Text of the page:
My friend and Tai Chi colleague Mr. Lester Holmes posted this video on his Facebook feed this morning and it was too good not to share. The vid comes from Mr. Novell Bell. Novell is an excellent martial artist and a very good teacher. Check him out! Without further ado here is the video of Master Yuanxia Zhang, he is discussing Xingyiquan (Mind Shape Fist), using the whole body, health, and inner power. This is premium stuff.

Monday, January 14, 2013

Me, Punching, and Bruce Lee

Bruce Lee looking awesome because real badasses smile and show respect!

Bruce Lee once said: "I fear not the man who has practiced 10,000 kicks once, but I fear the man who has practiced one kick 10,000 times."

Like most martial artists I am a bit of a Bruce Lee fan. He was a pretty cool actor and his athleticism was impressive. He had some Traditional martial training but never completed it according to many sources so he had to kind of piece together the rest of his martial training which was geared for looking great in movies. Nothing wrong with that. The other side to Lee however was apparently his basics served him in good stead because most folks report that he could punch and kick with more force than almost anyone they had ever encountered. I think a lot of this power came not from his learning background but the man's sheer tenacity and demanding work ethic.

So I decided to test out the 10,000 times rule. I started practicing my basic punching and blocking combinations from White Crane Kung Fu. I started at doing 120 per day. That set of 120 felt great. So I did two sets... finally I worked up to doing 10 sets per day. That is 1200 punches performed slowly and with an eye on getting all the basics of posture, movement, and relaxation in order. In typical Chinese martial arts fashion I vowed to do these 1200 punches every single day for 100 days. At the end of this period I will have thrown 120,000 punches with perfect form. In the 11 days I've been doing these simple punches I have managed to improve my power, speed, and ease of delivery. I am able to knock down a 350 lbs. partner bracing himself with a pad with a nice effortless punch. I'm looking forward to seeing where I can go from here.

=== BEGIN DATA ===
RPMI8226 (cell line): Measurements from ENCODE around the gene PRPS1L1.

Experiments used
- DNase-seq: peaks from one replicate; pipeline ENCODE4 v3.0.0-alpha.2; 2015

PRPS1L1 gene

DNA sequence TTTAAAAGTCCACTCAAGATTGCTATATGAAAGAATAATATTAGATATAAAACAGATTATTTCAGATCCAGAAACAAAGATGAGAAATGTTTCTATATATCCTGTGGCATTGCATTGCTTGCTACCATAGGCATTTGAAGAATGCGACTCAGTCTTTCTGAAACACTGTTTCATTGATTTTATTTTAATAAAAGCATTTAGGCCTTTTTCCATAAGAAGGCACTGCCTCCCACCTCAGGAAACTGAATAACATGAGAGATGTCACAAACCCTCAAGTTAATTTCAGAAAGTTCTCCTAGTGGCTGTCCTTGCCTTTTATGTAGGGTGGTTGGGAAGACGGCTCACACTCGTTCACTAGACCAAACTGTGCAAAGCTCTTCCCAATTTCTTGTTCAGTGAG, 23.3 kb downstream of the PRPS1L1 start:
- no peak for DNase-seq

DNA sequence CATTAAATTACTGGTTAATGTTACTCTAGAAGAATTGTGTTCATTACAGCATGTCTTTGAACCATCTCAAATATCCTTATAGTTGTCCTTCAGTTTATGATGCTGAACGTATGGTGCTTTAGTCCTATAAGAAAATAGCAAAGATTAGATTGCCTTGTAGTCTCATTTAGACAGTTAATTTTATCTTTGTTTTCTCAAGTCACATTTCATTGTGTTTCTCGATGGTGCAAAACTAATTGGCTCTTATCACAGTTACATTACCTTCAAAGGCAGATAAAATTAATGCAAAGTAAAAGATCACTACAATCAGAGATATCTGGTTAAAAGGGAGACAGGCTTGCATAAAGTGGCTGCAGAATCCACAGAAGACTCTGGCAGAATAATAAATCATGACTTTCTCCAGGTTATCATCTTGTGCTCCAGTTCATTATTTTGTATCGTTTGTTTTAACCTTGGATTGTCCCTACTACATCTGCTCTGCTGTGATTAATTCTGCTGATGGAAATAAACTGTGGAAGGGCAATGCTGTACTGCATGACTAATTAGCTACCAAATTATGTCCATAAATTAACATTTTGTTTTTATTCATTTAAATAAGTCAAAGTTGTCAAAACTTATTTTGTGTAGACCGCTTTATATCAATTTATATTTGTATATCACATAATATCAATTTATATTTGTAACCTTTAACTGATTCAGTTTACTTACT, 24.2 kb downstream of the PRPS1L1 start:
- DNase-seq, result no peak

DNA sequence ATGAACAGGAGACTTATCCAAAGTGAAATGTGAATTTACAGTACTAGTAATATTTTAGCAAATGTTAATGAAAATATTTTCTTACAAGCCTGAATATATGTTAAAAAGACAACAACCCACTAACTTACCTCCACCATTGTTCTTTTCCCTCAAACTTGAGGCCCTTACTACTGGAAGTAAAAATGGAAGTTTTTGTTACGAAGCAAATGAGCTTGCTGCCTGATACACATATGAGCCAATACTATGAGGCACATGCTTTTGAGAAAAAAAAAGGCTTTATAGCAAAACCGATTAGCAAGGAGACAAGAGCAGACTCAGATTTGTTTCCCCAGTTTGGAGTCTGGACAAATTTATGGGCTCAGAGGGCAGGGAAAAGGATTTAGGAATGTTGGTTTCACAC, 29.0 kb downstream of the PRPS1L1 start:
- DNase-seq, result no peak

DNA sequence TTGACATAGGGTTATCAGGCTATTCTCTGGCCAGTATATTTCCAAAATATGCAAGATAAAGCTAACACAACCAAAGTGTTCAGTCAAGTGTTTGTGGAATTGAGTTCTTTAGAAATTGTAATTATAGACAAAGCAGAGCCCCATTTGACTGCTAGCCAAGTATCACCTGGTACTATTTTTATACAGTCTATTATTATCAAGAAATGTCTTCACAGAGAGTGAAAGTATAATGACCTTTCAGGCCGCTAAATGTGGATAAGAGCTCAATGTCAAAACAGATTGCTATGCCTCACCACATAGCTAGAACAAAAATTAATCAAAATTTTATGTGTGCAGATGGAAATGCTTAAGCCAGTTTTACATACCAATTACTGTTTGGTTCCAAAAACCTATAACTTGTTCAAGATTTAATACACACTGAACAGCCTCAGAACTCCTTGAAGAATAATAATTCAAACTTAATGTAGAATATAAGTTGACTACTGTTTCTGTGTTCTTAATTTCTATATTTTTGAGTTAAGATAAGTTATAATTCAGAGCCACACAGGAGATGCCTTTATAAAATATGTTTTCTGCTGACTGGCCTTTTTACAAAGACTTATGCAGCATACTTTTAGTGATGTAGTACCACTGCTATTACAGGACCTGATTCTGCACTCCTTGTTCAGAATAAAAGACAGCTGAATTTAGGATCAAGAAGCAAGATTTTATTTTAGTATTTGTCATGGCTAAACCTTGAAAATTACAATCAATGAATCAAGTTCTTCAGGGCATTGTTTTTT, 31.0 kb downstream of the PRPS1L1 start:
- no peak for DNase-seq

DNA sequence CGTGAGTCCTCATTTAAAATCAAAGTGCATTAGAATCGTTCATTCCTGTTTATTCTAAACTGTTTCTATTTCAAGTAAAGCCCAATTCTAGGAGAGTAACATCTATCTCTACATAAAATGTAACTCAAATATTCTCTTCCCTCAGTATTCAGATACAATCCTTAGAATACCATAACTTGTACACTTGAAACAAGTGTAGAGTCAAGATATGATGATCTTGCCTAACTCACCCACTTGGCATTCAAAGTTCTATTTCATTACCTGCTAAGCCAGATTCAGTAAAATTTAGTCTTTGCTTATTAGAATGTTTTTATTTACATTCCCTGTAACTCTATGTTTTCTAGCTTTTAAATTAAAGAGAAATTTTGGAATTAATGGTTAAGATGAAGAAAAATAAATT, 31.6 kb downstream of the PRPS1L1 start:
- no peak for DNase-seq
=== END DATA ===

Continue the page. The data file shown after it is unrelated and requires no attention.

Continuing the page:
An added benefit of this insane punch regimen is that I am getting more endurance and my shoulders and abdomen are getting stronger. I think that the 1000 slow reps of any skill regardless of martial art is a good idea. If nothing else it gives you more movement in your day. Something we in the modern world desperately need.

Wednesday, January 9, 2013

The Art Never Fails

I was pondering today upon what makes up martial arts. Soldiers get hand to hand combat training in their Basic Training regimen. Some basic self defense can be taught in an good 8 week course. Cardio Kickboxing is a great way to get out your aggression and get some cardio done. But martial artists spend years learning and practicing. Contemplating this has led me to the conclusion that the purpose of the martial arts is the pursuit of excellence.

Military training, self defense, and exercise are worthy goals but they are not actually martial arts. They are activities. A true martial artist falls in love with the martial arts and works hard to perfect his or her skills. Whether it is kung fu, Tai Chi, Karate, MMA, Aikido, or anything else we work hard to perfect the techniques, the fundamentals. In MMA that would be learning proper techniques and conditioning so that one excels at ring fighting. In Karate one practices mainly blocking and punching. In Tai Chi we practice producing effortless power and neutralizing an opponent.